The Bush train was heading into the presidential station, ready for the coronation. Then came the
The story goes something like this: On February 1, while the polls were still open in New Hampshire, Karl Rove, Governor George W. Bush’s chief political strategist, called Karen Hughes, Bush’s chief press aide. “The numbers are not good,” Rove reportedly told Hughes. “How not good?” asked Hughes. “Real not good,” replied Rove.
The numbers could scarcely have been worse for Bush. Bush aides and campaign spokespeople had been predicting that he would either win New Hampshire or only lose by a few percentage points. Instead, he got crushed by Senator John McCain. The eighteen-point loss has sent the Bush camp into a tailspin and forced a radical re-tooling of the campaign. It has also put the spotlight on Rove, who was bragging just ten weeks before — during a luncheon here in Austin before the Texas Civil Justice League — that the Bush campaign could afford to ignore New Hampshire, because Bush’s organization in the other primary states was so good. Rove called New Hampshire voters “cranky” and predicted that Bush would have the Republican nomination wrapped up by the end of this month.
Now, Rove is eating a double helping of crow. And he’s been forced to go on the offensive in an effort to derail McCain, who went from being twenty points down in South Carolina to leading Bush by five points. Rove, who until now has largely stayed away from TV cameras, did two television events the weekend after the primary, on CNN and on CBS’ “Face the Nation.” On both shows, Rove repeatedly attacked McCain, calling him a “seventeen-year Washington insider whose accomplishments are few and far between.”
That’s funny: a Bush loyalist calling McCain an insider. The Bush campaign was built by amassing the money and endorsements of the entire GOP establishment. Now Rove is trying to portray his man as an outsider. It’s nearly as hollow as Bush’s speech at Bob Jones University shortly after his humiliation in New Hampshire. There, at a university that prohibits interracial dating, Bush talked about family values. Then, in another event that displayed the campaign’s tin ear, his handlers held a press conference at which former vice president Dan Quayle endorsed Bush. Quayle obligingly endorsed his former foe, saying Bush “has the values to be president.”
Quayle may be right. But at the moment, Bush needs votes, not values. The New Hampshire primary removed the aura of inevitability that the Bush campaign had been cultivating. Like it or not, Bush can’t hide anymore. The campaign cannot — as it did a few days before the New Hampshire primary — decide that Bush will not have any more press conferences. Bush cannot continue to put reporters on one airplane while he and his staffers fly on another. The message of New Hampshire was loud and clear: the Governor’s “I’m-already-the-President act” doesn’t work. It also showed that Bush’s message — what William Safire in the February 7 New York Times, called a “themeless pudding” — isn’t resonating with voters. McCain has outmaneuvered Bush when it comes to two key issues, campaign finance reform and taxes. Now Bush, who has repeatedly promised that he would run a positive campaign, is left with no other option than to attack McCain.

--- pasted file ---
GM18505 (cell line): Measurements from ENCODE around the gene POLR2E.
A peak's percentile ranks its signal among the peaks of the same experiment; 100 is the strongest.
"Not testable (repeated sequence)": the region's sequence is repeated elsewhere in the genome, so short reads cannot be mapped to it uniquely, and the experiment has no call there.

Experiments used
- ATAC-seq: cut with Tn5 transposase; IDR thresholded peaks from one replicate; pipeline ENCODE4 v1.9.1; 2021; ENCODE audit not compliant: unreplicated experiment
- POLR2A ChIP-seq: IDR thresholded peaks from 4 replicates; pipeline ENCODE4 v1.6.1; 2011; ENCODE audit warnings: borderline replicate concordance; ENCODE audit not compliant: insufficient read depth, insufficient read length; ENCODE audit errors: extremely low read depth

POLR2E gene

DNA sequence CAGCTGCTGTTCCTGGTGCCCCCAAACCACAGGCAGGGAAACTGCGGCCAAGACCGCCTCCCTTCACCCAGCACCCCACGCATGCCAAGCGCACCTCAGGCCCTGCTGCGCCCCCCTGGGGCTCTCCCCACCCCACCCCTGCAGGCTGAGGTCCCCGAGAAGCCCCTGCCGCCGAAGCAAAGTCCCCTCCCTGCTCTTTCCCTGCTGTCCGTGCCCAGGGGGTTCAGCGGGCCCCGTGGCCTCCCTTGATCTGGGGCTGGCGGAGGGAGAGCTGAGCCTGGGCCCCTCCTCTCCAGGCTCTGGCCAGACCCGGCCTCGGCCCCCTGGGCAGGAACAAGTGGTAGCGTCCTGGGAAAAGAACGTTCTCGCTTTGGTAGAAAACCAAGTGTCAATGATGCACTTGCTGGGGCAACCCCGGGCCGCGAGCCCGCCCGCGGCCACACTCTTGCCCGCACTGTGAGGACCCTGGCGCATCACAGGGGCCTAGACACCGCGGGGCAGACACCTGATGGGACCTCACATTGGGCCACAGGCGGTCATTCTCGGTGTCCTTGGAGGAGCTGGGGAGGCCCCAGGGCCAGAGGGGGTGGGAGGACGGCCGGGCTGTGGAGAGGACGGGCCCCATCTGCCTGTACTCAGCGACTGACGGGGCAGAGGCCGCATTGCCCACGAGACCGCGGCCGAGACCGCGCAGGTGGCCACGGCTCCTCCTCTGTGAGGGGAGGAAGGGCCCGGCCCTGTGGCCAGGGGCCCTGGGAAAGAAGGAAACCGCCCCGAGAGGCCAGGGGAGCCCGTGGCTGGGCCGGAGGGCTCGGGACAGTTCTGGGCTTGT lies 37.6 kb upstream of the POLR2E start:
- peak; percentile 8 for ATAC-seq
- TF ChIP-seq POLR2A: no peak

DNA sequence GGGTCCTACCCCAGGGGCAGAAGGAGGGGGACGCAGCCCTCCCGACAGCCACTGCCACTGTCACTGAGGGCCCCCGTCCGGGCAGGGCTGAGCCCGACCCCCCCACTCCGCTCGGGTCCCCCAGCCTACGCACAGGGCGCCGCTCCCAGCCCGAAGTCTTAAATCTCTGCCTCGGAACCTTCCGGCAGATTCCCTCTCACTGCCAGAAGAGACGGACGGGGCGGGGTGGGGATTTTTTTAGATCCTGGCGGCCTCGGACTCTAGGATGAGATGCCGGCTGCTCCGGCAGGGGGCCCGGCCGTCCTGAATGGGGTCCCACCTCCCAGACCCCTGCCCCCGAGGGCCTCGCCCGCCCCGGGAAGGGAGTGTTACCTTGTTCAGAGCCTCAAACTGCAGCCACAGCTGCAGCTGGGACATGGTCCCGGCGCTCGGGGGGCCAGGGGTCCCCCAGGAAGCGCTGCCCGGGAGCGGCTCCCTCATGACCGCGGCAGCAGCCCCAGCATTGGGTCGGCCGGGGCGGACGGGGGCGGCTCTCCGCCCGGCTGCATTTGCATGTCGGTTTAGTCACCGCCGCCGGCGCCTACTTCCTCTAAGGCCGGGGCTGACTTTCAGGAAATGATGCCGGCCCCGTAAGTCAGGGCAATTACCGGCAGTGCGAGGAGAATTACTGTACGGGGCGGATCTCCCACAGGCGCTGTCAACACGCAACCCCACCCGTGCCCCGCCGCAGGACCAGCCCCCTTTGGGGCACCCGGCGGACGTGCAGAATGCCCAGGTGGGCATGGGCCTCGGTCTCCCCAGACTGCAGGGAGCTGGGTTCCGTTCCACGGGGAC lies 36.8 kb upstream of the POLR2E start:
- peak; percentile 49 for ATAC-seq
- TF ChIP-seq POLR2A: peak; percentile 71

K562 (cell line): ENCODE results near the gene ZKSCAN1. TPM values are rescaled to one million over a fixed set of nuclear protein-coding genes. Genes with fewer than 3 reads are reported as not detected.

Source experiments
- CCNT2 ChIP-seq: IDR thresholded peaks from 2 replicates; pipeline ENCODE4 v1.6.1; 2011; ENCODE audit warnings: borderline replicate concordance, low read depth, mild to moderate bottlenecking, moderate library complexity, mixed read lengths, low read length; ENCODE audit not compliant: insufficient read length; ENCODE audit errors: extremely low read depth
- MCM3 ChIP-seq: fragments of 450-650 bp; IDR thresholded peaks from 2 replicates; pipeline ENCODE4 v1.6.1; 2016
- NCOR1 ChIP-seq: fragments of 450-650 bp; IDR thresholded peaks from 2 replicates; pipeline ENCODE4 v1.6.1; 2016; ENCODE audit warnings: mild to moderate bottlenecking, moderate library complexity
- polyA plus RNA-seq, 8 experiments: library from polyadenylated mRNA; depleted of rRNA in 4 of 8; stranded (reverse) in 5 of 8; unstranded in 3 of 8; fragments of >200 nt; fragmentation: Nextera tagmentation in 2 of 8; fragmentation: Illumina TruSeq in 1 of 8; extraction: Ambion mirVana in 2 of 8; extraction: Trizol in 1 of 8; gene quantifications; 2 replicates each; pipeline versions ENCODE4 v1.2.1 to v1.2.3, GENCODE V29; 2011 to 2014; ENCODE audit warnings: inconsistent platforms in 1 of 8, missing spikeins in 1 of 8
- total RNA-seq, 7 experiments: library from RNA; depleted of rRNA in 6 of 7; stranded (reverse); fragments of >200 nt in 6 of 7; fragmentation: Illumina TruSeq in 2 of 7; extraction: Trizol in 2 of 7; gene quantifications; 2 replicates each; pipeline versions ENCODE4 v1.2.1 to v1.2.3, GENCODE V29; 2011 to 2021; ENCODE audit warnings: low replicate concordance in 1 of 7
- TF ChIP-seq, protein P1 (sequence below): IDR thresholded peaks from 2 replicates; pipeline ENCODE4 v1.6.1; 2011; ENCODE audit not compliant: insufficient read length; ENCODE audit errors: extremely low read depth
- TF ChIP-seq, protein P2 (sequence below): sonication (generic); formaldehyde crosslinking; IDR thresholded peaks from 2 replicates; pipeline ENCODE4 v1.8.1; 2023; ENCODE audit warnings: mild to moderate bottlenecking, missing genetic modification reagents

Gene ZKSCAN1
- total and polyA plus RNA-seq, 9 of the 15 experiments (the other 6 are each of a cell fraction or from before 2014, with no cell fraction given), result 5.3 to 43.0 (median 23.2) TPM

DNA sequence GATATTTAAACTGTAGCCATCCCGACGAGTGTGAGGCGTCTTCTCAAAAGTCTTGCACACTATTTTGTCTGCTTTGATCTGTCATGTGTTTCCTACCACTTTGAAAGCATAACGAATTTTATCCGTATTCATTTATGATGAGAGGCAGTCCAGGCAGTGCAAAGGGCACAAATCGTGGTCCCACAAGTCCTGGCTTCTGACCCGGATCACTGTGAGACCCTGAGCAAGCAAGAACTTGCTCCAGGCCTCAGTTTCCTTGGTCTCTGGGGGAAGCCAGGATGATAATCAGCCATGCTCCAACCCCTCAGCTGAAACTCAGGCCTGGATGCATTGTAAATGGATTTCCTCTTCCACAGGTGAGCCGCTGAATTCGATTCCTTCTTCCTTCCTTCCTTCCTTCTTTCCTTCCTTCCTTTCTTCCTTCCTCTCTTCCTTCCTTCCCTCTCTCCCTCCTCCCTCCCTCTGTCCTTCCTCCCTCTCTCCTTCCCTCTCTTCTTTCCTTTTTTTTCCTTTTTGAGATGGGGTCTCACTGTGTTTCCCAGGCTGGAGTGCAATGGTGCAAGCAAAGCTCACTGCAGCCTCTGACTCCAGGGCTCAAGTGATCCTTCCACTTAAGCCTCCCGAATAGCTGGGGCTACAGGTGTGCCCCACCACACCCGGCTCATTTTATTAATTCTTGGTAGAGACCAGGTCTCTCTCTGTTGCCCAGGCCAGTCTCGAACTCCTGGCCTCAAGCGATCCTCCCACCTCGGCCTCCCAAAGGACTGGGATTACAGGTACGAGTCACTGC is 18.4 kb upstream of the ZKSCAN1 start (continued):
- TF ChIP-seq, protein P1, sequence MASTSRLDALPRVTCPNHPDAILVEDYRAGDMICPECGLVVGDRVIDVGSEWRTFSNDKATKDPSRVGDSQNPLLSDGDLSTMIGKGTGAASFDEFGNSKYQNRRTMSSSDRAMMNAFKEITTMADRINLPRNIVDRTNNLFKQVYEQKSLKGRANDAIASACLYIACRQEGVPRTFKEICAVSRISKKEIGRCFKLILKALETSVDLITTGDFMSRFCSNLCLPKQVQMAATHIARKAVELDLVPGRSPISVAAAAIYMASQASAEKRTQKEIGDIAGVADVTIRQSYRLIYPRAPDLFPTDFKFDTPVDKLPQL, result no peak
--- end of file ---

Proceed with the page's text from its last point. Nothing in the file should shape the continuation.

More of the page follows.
Perhaps the most clever analysis of Bush’s campaign was made by William Saletan, a writer for Slate who said that Bush is Austin’s latest example of the high-tech bubble, akin to Amazon or another new dot-com. “Think of Bush as an Internet company,” wrote Saletan. “In short, people support him because other people support him. This is what stock market analysts call a speculative bubble. Prick the confidence and the bubble bursts.”
Whether or not Bush’s bubble has been burst for good remains to be seen. Despite the obstacles presented by McCain, Bush could still win the Republican nomination. He has far more money than McCain and he has a vastly superior campaign infrastructure that could help him take some of the key primary states like Michigan and California. But there’s a delicious irony in all of this: Bush must now emulate Bill Clinton.
Bush loves to incite crowds by excoriating Clinton’s tactics and morals. But in his heart of hearts, Bush wants to be just like him. In 1992, Clinton became the only presidential candidate in the last fifty years to win the presidency without winning New Hampshire. But Clinton lost to Paul Tsongas in New Hampshire by just nine points. Bush’s loss to McCain was twice that margin. Can Bush pull a Clinton? If he does, it will be a sweet comeback. If he doesn’t, Bush and Rove will be back in Austin in six weeks and all the Congress Avenue political jockeying of the past eighteen months over who will succeed Bush will suddenly come to an abrupt halt. Instead of a happy presidential candidate, Austin will be home to a seething governor with lots of time to analyze how his plans for the White House could have gone so wrong so fast.
Robert Bryce is a staff writer at the Austin Chronicle, where a version of this story first appeared.